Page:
What’s the relationship between climate and sound?
A linguist has released a trio of papers showing that the sounds we use may be influenced by the air we breathe.
Is there anything to it? How have other scientists reacted? And how does an idea change minds?
Daniel, Ben, and Kylie talk with Caleb Everett on this episode of Talk the Talk.
Many people have thought so. And this thought has worked its way into an enormously popular idea called the Sapir-Whorf Hypothesis. Yet linguists often dismiss this idea as unfounded. So what’s the story?
Daniel, Ben, and Kylie begin an exploration of language, perception, and mind on this episode of Talk the Talk.
What can we learn about language from children who grew up without it?
People are fascinated by stories of “feral children”, raised apart from human contact. Can these children ever learn language, once they’re found? And what does this tell us about the human language faculty?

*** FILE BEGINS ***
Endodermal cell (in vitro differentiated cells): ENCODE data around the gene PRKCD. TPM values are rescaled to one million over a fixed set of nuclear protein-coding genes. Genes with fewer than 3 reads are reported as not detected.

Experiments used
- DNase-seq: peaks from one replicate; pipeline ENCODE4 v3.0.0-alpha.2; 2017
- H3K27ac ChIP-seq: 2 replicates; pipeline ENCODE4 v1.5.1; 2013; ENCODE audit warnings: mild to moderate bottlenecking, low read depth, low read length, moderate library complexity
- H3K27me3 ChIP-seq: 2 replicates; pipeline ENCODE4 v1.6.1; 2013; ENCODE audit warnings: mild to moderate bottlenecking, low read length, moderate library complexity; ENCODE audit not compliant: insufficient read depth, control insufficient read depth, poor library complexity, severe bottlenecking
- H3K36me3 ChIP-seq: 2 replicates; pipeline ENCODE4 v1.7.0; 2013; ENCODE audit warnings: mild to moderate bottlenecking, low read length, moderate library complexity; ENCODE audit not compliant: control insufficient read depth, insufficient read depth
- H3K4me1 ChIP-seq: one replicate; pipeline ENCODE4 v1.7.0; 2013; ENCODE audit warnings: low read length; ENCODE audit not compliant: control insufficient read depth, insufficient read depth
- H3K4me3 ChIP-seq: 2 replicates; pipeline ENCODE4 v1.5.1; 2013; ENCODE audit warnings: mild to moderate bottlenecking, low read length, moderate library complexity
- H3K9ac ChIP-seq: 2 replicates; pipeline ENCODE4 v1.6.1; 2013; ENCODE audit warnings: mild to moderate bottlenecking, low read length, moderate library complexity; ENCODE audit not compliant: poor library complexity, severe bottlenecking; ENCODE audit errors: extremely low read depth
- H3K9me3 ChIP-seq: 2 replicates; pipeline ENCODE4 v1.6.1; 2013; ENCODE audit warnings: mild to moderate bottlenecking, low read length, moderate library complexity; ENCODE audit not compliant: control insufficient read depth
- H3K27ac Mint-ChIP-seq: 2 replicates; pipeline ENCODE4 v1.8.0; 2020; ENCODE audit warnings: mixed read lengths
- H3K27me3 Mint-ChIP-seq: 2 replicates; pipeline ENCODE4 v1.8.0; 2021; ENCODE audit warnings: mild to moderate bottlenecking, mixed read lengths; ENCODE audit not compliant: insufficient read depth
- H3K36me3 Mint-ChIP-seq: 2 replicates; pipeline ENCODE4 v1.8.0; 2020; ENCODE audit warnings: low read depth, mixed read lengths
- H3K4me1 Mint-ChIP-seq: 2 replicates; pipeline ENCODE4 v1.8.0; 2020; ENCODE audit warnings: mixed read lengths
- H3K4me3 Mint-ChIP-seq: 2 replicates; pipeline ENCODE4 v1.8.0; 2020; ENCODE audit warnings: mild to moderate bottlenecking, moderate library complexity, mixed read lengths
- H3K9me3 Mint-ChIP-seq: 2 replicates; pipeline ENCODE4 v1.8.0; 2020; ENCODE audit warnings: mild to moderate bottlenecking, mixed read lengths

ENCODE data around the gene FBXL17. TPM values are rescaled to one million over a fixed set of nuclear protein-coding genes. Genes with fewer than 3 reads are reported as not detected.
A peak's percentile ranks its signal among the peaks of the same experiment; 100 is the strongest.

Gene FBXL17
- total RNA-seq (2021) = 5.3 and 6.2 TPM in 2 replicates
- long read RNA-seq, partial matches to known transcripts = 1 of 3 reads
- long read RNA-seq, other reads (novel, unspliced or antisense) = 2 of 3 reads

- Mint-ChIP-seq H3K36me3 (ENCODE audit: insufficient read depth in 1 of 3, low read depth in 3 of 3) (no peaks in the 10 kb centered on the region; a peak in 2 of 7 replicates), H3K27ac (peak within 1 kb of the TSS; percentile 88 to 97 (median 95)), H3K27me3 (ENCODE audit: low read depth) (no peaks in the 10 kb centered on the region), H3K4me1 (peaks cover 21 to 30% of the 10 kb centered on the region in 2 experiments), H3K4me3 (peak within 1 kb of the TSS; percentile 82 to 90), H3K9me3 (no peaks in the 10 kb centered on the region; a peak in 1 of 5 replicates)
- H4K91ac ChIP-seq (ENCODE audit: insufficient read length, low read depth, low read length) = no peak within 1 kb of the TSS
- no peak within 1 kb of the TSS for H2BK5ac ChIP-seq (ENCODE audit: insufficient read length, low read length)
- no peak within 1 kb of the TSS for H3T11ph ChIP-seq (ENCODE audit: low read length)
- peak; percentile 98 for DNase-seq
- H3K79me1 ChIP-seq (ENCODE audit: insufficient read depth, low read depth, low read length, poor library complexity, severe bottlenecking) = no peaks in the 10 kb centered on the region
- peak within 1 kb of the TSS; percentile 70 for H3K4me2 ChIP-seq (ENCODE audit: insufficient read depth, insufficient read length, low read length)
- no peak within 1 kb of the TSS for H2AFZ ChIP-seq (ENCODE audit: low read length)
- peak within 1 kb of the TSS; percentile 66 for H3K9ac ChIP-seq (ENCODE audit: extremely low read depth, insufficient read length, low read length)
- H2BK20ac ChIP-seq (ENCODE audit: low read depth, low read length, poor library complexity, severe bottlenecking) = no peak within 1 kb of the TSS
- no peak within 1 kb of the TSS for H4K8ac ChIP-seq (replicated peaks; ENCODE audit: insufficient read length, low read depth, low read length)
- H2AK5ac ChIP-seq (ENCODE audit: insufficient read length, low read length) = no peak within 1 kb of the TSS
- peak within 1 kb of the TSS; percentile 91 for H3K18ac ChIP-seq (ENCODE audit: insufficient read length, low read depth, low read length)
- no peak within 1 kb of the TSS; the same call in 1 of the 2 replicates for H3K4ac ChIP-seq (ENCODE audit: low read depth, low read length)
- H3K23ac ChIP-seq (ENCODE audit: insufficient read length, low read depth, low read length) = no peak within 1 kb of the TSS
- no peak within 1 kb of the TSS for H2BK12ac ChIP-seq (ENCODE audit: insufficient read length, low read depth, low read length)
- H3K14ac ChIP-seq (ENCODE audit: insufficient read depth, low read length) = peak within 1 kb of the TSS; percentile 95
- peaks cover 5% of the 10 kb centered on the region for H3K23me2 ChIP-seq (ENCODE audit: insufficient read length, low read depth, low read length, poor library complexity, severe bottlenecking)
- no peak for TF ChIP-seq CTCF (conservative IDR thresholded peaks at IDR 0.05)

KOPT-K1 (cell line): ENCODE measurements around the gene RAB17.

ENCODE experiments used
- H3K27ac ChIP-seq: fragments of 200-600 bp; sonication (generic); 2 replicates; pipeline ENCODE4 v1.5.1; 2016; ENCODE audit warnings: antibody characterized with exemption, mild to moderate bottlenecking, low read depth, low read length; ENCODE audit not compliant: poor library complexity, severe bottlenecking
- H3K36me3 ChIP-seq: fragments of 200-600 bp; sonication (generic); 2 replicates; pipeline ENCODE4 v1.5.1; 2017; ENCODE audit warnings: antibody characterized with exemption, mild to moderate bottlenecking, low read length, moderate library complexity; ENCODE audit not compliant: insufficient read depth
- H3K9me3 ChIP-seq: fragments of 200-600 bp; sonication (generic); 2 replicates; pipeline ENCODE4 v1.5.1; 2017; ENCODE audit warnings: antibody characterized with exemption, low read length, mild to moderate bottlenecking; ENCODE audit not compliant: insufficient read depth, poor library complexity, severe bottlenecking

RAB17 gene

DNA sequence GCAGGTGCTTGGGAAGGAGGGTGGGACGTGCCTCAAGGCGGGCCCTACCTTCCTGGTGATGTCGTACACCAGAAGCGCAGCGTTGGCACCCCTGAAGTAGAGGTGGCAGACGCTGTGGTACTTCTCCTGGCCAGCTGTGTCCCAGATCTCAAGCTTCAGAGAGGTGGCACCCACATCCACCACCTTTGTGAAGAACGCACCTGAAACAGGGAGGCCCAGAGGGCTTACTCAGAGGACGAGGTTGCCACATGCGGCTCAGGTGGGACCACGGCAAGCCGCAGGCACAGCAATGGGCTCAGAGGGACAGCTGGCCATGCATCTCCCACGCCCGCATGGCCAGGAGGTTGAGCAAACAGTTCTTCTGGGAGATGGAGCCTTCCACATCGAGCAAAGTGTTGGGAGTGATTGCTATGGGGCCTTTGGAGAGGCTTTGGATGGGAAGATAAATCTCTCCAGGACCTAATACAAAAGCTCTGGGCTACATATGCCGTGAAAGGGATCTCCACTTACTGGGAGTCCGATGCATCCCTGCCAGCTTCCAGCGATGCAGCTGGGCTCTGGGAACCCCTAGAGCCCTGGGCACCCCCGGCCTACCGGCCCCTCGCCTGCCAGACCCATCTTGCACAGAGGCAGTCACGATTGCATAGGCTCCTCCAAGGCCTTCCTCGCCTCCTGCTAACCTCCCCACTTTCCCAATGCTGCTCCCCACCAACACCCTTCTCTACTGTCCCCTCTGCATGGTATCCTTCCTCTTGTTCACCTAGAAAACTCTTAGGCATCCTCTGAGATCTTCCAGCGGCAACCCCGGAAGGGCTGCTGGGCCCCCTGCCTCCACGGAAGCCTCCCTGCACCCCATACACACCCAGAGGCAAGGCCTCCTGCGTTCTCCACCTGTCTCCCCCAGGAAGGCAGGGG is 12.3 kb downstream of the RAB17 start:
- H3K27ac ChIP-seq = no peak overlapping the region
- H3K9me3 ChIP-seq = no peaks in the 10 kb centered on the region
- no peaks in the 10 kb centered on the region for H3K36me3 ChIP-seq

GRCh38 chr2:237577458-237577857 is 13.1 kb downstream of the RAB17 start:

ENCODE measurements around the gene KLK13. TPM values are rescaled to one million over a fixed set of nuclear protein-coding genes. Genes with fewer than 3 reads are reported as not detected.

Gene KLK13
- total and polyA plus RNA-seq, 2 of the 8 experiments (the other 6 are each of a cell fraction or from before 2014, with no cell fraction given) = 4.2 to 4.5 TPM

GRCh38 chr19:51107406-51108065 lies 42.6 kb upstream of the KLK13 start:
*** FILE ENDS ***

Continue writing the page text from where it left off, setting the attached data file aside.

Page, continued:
Daniel and Ben take a critical look at the stories on this episode of Talk the Talk.
Here’s a linguistic puzzle: Why does “I like you” sound okay, but “Like you I” sounds weird and Yoda-ish? Well, that’s just how English rolls: subjects come first. But surprisingly, most other human languages put their subjects first, too. But why?
Ben, Daniel, and Hedvig get structural on this episode of Talk the Talk.
Julie is our newest patron — welcome aboard! Our patrons keep us (and RTRFM) going. Among them are: Christopher F., David W., Zoe, Whitney, Matt, Christy, and the podcast Lingthusiasm. Many thanks to all our patrons for keeping the flag of public linguistics flying!
Become a Patreon supporter yourself and get access to bonus audio, extra blog posts, Talk the Talk merch, our infamous Cutting Room Floor posts, and more!
The biggest idea in linguistics is back on the table.
Is there such a thing as the Universal Grammar? Do you have to have a human brain to learn language, or is learning a language just like learning anything else? And are one man’s insights into Amazonian languages sufficient to demolish this theoretical edifice?
Linguists Dan Everett and Lynne Murphy talk to Daniel, Ben, and Kylie on this episode of Talk the Talk.
We’re starting to understand synaesthesia — the blending of senses that some people experience. Now language researchers are using synaesthesia to understand how we process language, and even how language got started in the first place.
Linguist Daniel Midgley finds the synaesthete in all of us on this episode of Talk the Talk.